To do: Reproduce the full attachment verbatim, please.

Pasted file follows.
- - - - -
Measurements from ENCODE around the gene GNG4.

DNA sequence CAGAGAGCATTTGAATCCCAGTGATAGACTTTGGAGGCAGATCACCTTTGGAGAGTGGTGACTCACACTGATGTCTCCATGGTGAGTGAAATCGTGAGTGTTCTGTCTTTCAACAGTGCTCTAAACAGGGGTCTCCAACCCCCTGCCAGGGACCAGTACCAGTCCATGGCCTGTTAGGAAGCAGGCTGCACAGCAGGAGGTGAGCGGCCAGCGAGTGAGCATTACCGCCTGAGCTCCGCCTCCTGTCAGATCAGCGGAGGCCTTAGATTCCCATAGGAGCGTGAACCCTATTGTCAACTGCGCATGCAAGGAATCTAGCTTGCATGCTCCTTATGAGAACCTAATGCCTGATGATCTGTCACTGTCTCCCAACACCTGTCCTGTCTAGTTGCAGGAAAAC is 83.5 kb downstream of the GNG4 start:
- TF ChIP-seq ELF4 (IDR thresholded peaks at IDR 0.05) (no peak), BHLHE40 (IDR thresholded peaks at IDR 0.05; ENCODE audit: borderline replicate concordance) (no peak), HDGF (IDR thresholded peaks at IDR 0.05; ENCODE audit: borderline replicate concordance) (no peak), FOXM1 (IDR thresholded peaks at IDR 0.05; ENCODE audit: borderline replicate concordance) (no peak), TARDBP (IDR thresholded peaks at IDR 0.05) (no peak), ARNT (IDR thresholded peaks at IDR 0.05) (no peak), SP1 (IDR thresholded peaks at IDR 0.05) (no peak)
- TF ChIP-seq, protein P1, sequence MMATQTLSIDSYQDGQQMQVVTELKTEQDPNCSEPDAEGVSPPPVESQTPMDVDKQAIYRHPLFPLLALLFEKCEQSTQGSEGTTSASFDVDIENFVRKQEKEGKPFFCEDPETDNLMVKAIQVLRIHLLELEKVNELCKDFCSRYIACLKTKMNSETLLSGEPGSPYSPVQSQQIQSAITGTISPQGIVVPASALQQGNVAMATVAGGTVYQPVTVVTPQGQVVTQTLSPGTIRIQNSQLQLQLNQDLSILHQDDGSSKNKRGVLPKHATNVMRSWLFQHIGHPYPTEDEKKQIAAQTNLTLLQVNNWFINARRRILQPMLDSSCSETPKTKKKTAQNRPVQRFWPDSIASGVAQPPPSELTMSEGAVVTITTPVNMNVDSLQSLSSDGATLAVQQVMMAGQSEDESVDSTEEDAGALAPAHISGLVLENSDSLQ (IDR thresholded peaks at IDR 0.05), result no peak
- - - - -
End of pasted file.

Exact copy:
Measurements from ENCODE around the gene GNG4.

DNA sequence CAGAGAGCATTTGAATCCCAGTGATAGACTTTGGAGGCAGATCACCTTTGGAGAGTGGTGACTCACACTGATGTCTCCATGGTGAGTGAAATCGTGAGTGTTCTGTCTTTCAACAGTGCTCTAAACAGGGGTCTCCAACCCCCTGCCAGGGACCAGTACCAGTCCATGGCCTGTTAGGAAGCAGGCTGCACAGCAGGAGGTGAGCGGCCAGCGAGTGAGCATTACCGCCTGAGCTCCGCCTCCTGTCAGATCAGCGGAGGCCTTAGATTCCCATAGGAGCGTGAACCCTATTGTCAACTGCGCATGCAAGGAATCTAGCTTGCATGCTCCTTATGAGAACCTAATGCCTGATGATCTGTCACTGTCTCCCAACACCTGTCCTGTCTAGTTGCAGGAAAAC is 83.5 kb downstream of the GNG4 start:
- TF ChIP-seq ELF4 (IDR thresholded peaks at IDR 0.05) (no peak), BHLHE40 (IDR thresholded peaks at IDR 0.05; ENCODE audit: borderline replicate concordance) (no peak), HDGF (IDR thresholded peaks at IDR 0.05; ENCODE audit: borderline replicate concordance) (no peak), FOXM1 (IDR thresholded peaks at IDR 0.05; ENCODE audit: borderline replicate concordance) (no peak), TARDBP (IDR thresholded peaks at IDR 0.05) (no peak), ARNT (IDR thresholded peaks at IDR 0.05) (no peak), SP1 (IDR thresholded peaks at IDR 0.05) (no peak)
- TF ChIP-seq, protein P1, sequence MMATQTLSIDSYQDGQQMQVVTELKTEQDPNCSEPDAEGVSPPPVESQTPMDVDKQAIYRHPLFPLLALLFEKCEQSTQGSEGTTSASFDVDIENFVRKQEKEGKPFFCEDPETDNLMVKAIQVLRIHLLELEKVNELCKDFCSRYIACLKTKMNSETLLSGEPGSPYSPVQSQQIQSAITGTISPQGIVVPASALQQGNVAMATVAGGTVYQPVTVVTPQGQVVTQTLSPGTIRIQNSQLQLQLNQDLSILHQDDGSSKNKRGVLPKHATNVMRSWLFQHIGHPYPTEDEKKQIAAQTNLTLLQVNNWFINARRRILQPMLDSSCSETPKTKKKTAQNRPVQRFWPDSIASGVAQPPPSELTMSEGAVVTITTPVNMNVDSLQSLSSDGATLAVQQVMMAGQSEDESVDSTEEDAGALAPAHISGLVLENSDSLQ (IDR thresholded peaks at IDR 0.05), result no peak